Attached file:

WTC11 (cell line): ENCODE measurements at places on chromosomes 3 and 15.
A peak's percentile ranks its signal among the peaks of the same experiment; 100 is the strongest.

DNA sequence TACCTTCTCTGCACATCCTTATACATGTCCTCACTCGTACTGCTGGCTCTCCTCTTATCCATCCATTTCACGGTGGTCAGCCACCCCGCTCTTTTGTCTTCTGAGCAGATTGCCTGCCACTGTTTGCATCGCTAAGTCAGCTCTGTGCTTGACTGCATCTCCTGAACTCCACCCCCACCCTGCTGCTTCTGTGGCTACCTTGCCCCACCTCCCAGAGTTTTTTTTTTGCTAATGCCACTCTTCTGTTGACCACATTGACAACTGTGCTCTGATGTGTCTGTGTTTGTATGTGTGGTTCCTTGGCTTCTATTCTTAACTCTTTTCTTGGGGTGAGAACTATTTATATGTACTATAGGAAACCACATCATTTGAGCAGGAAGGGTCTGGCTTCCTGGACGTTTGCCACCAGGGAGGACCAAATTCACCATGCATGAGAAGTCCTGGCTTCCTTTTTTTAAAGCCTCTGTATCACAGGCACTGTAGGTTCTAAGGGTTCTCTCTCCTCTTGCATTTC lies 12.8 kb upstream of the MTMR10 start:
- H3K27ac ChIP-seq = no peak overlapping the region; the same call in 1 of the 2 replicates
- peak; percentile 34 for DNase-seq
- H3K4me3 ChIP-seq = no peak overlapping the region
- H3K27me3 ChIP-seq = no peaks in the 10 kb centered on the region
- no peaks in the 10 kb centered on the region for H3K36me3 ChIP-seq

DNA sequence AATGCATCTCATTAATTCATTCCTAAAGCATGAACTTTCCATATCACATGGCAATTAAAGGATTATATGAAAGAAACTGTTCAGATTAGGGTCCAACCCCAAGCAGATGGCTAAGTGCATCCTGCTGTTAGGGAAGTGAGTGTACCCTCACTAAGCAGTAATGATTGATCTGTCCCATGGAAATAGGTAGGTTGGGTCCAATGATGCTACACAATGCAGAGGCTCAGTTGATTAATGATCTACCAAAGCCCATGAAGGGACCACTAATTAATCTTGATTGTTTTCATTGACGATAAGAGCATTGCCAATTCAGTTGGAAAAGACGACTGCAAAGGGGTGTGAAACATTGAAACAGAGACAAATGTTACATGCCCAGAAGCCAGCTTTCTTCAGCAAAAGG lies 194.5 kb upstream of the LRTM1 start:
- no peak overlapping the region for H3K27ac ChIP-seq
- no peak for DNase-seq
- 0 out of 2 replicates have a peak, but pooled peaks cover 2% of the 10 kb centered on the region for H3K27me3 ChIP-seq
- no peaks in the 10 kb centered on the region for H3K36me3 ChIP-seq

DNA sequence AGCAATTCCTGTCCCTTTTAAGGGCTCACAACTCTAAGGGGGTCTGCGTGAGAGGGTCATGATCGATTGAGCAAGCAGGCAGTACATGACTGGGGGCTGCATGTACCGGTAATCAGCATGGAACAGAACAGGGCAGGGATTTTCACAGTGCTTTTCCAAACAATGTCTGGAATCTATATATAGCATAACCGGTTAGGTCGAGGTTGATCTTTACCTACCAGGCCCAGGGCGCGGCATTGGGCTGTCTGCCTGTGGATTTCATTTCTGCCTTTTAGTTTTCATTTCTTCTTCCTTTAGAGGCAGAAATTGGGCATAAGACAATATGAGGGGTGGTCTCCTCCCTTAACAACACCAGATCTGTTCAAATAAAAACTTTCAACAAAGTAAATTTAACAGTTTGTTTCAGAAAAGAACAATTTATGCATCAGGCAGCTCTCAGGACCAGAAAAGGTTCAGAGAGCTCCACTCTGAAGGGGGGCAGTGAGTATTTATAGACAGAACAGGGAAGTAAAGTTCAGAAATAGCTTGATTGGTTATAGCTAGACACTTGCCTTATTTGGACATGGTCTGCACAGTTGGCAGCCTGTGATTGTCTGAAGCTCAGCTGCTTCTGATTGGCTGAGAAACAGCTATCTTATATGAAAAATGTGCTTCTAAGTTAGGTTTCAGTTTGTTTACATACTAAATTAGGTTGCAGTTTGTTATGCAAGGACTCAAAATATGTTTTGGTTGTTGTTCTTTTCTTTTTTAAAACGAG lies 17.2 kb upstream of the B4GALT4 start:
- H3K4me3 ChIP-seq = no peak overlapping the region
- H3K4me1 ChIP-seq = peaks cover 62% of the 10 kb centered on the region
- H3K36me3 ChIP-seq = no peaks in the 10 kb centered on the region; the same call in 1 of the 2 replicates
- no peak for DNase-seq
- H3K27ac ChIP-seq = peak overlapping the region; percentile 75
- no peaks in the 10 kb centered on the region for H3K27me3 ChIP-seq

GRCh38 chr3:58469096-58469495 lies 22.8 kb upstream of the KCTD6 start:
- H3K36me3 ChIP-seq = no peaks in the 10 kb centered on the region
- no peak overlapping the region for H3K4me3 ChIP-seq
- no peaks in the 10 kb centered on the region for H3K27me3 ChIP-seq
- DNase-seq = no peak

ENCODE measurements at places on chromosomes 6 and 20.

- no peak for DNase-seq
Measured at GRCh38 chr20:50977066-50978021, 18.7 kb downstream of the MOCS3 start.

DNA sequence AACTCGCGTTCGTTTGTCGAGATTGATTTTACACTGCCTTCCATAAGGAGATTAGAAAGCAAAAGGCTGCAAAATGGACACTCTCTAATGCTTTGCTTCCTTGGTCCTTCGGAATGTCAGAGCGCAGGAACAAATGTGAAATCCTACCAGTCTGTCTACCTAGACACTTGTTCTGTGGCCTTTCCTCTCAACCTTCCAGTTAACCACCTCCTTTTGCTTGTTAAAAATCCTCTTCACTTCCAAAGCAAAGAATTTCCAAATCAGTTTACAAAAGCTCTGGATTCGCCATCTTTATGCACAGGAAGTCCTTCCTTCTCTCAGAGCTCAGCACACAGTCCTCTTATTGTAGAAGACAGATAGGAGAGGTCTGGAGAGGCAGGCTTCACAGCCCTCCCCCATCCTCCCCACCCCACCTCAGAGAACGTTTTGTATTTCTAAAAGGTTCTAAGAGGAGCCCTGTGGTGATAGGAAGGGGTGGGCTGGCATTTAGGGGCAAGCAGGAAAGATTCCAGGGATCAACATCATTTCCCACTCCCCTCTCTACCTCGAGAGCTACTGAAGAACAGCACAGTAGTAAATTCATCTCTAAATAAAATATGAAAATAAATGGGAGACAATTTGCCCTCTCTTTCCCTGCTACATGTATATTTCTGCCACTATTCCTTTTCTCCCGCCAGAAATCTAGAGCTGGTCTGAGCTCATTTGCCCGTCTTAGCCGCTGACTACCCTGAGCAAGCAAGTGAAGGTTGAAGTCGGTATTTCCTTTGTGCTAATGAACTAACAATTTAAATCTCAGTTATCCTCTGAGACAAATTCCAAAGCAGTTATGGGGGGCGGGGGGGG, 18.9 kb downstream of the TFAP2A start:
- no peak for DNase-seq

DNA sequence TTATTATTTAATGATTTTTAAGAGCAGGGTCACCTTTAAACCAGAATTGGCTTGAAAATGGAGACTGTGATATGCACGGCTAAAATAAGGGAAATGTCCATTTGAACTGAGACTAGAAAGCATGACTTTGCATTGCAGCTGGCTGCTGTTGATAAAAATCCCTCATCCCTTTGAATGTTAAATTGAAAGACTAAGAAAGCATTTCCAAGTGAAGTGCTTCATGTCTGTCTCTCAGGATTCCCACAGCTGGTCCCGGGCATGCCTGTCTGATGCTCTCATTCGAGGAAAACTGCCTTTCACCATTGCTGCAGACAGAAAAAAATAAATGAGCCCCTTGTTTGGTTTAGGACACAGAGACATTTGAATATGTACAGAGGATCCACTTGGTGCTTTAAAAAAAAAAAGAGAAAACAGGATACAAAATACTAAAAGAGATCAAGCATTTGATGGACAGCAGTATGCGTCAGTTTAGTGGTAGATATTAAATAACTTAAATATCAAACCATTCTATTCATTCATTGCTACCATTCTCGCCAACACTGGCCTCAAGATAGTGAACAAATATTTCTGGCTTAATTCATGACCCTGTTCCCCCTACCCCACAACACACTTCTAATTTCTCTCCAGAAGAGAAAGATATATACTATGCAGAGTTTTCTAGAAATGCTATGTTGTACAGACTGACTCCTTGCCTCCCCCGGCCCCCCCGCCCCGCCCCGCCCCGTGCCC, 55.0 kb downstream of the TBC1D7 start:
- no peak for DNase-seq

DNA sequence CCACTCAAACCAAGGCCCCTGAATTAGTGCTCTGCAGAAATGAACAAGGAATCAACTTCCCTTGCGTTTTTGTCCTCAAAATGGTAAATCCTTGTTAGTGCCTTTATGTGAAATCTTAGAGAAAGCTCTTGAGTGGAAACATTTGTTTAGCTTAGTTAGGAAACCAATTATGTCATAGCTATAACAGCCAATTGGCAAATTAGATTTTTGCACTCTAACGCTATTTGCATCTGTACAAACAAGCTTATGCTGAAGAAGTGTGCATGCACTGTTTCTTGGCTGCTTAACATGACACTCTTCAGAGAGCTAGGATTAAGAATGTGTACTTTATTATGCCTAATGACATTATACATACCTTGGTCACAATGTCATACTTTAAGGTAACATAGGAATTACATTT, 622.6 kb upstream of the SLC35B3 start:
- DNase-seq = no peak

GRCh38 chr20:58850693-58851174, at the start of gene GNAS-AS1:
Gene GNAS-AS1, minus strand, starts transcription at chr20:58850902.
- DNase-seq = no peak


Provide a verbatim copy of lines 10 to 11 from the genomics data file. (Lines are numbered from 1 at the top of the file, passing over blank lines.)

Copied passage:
- no peak overlapping the region for H3K27ac ChIP-seq
- no peak for DNase-seq